Kateri Tekakwitha becomes North America's first aboriginal saint
Kateri Tekakwitha, a woman credited with life-saving miracles, has
become North America's first aboriginal saint after a canonization
mass at the Vatican.
Tekakwitha was among the seven saints Pope Benedict XVI added to
the roster of Catholic role models Sunday morning as he tries to
rekindle the faith in places where it's lagging.
Aboriginal Canadians and Americans in traditional dress sang
songs to Kateri as the sun rose over St. Peter's Square.
They joined pilgrims from around the world at the Mass and
cheered when Benedict, in Latin, declared each of the seven new
saints worthy of veneration by the church.
Tekakwitha, who is also known as ``Lily of the Mohawks,'' was
born in New York state in 1656 before fleeing to a settlement north
of the border to escape opposition to her Christianity.
She died in 1680 at the age of 24. Her body is entombed in a
marble shrine at the St. Francis-Xavier Church in Kahnawake, a
Montreal-area Mowhawk community that was expected be well
represented among the 1,500 Canadian pilgrims set to attend the
The process for her canonization began in the 1880s and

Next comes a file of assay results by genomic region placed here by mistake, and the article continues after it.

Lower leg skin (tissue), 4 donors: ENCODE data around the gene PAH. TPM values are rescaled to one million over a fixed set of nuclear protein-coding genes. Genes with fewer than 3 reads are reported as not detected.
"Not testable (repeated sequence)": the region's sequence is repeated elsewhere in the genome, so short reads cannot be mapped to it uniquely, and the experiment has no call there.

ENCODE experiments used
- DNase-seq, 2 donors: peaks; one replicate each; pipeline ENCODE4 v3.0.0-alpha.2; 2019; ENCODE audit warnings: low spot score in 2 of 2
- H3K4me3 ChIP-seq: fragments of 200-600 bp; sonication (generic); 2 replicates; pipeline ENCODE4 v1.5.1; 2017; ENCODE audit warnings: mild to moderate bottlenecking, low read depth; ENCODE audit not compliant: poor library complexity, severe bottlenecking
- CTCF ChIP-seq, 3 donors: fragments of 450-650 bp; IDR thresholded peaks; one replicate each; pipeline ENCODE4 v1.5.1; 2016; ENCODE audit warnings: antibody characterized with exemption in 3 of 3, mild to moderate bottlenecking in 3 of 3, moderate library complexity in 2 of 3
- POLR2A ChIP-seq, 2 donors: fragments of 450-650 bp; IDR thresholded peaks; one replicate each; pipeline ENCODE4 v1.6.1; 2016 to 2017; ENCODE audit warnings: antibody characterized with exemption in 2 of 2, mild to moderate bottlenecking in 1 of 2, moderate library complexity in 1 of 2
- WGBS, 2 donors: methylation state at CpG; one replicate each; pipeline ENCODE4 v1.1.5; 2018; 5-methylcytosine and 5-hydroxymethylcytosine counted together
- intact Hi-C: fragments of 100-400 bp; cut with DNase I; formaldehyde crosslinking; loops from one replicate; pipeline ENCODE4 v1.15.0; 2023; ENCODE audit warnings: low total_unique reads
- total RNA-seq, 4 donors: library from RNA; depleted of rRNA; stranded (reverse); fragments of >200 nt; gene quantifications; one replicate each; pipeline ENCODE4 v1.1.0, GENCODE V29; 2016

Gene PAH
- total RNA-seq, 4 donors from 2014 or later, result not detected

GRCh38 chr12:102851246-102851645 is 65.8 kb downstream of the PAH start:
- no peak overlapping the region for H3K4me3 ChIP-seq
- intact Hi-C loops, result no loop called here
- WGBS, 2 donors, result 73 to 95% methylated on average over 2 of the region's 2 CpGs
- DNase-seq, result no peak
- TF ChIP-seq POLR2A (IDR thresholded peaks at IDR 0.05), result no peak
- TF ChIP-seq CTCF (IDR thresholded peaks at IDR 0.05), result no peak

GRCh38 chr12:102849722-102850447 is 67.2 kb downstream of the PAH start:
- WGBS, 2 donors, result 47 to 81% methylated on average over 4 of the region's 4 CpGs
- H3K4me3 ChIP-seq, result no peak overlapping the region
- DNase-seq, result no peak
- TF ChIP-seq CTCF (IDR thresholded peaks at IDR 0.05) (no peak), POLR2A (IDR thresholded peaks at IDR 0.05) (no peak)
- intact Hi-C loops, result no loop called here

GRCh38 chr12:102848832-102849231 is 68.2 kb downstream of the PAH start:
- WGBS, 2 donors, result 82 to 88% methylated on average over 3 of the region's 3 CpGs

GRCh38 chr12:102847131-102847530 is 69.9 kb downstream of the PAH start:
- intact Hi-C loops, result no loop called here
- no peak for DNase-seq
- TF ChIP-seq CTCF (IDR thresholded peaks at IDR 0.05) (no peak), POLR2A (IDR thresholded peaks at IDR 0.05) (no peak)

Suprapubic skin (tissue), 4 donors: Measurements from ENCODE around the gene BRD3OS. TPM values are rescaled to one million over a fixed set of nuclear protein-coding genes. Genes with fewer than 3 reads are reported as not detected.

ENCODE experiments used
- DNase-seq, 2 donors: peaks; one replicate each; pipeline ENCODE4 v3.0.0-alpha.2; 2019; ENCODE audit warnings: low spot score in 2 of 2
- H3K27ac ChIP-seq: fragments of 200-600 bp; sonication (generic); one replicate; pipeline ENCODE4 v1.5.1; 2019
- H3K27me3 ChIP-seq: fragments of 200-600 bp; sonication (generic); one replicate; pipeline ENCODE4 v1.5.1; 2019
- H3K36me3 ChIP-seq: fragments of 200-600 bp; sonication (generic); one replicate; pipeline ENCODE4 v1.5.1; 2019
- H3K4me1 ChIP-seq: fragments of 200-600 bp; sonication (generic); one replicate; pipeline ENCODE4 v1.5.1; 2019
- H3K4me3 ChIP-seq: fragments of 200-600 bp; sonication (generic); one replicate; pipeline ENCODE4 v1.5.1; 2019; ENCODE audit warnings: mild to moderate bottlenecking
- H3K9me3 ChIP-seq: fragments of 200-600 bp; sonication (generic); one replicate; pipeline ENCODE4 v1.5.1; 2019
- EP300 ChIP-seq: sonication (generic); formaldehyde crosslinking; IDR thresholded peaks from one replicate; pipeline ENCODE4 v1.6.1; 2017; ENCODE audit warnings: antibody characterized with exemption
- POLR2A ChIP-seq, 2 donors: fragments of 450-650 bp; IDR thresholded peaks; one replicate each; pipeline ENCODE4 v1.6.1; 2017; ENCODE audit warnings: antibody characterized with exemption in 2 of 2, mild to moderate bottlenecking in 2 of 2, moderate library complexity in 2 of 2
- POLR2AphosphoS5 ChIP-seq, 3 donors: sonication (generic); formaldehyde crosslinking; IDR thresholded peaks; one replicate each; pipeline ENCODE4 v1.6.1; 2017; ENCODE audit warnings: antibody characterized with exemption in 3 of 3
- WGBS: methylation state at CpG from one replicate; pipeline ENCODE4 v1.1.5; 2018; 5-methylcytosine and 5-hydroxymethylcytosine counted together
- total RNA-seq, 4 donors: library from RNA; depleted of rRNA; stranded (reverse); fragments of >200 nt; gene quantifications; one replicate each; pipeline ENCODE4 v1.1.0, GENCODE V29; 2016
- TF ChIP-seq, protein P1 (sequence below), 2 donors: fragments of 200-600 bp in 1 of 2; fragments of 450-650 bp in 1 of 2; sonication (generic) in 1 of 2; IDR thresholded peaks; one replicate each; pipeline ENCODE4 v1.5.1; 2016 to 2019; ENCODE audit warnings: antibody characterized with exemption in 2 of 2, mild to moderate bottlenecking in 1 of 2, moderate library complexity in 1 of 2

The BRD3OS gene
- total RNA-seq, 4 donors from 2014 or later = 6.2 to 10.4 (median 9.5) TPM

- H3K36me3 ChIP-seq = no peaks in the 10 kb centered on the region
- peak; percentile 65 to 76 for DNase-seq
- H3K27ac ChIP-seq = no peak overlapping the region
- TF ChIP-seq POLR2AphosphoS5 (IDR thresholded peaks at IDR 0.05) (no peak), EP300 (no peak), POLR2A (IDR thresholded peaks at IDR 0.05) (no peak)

Tekakwitha was eventually beatified by Pope John Paul II in 1980.
Prime Minister Stephen Harper today issued the following statement recognizing the canonization of Kateri Tekakwitha:
Today in Vatican City, Blessed Kateri Tekakwitha was declared a Saint by Pope Benedict XVI, making her North America’s first Aboriginal Saint.
Saint Kateri – also known as ‘Lily of the Mohawks’ – was bestowed the highest honour of the Catholic Church in recognition of her remarkable virtue and determination, and her unwavering devotion to God.
Born in 1656 in what is now New York State, Saint Kateri was persecuted for the faith she held so tenaciously and relocated to a Christian Mohawk village in what is now Kahnawake, Quebec, where she perished at the tender age of 24.
Throughout her short life, Saint Kateri never abandoned her faith. She taught prayers to children, cared for the sick and the elderly, and often attended mass both at sunrise and sunset.
Today, a number of shrines in both Canada and the U.S. are dedicated to Saint Kateri, including the site of her burial at the St. Francis Xavier Mission in Kahnawake, Quebec.
The canonization of Saint Kateri is a great honour and joyous occasion for the many North Americans and Aboriginal peoples who cherish her witness of faith and strength of character. The Government of Canada stands with those who are celebrating her life on this day in Canada, the United States and throughout the world.
(The Canadian Press)